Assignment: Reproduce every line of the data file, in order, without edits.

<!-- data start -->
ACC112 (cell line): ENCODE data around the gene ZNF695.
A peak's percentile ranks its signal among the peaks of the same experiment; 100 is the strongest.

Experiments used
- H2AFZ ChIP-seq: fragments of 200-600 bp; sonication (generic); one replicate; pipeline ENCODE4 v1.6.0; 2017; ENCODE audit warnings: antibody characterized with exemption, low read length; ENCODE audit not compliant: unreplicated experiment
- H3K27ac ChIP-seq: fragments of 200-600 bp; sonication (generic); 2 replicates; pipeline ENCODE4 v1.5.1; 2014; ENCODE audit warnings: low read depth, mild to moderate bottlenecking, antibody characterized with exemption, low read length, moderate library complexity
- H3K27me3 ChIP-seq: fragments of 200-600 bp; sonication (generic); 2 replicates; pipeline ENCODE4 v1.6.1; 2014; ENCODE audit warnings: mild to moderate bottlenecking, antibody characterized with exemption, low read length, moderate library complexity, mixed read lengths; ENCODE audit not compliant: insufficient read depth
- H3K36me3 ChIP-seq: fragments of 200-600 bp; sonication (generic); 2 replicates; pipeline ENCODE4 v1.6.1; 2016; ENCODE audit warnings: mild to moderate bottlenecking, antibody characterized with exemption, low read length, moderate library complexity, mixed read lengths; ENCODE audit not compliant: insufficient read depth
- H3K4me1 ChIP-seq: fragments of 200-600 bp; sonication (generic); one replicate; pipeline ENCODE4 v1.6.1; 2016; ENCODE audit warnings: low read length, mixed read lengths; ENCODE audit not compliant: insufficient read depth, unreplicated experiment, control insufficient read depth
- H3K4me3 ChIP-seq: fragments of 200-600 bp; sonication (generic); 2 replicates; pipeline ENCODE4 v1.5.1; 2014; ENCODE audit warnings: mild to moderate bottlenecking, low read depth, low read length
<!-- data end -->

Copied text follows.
ACC112 (cell line): ENCODE data around the gene ZNF695.
A peak's percentile ranks its signal among the peaks of the same experiment; 100 is the strongest.

Experiments used
- H2AFZ ChIP-seq: fragments of 200-600 bp; sonication (generic); one replicate; pipeline ENCODE4 v1.6.0; 2017; ENCODE audit warnings: antibody characterized with exemption, low read length; ENCODE audit not compliant: unreplicated experiment
- H3K27ac ChIP-seq: fragments of 200-600 bp; sonication (generic); 2 replicates; pipeline ENCODE4 v1.5.1; 2014; ENCODE audit warnings: low read depth, mild to moderate bottlenecking, antibody characterized with exemption, low read length, moderate library complexity
- H3K27me3 ChIP-seq: fragments of 200-600 bp; sonication (generic); 2 replicates; pipeline ENCODE4 v1.6.1; 2014; ENCODE audit warnings: mild to moderate bottlenecking, antibody characterized with exemption, low read length, moderate library complexity, mixed read lengths; ENCODE audit not compliant: insufficient read depth
- H3K36me3 ChIP-seq: fragments of 200-600 bp; sonication (generic); 2 replicates; pipeline ENCODE4 v1.6.1; 2016; ENCODE audit warnings: mild to moderate bottlenecking, antibody characterized with exemption, low read length, moderate library complexity, mixed read lengths; ENCODE audit not compliant: insufficient read depth
- H3K4me1 ChIP-seq: fragments of 200-600 bp; sonication (generic); one replicate; pipeline ENCODE4 v1.6.1; 2016; ENCODE audit warnings: low read length, mixed read lengths; ENCODE audit not compliant: insufficient read depth, unreplicated experiment, control insufficient read depth
- H3K4me3 ChIP-seq: fragments of 200-600 bp; sonication (generic); 2 replicates; pipeline ENCODE4 v1.5.1; 2014; ENCODE audit warnings: mild to moderate bottlenecking, low read depth, low read length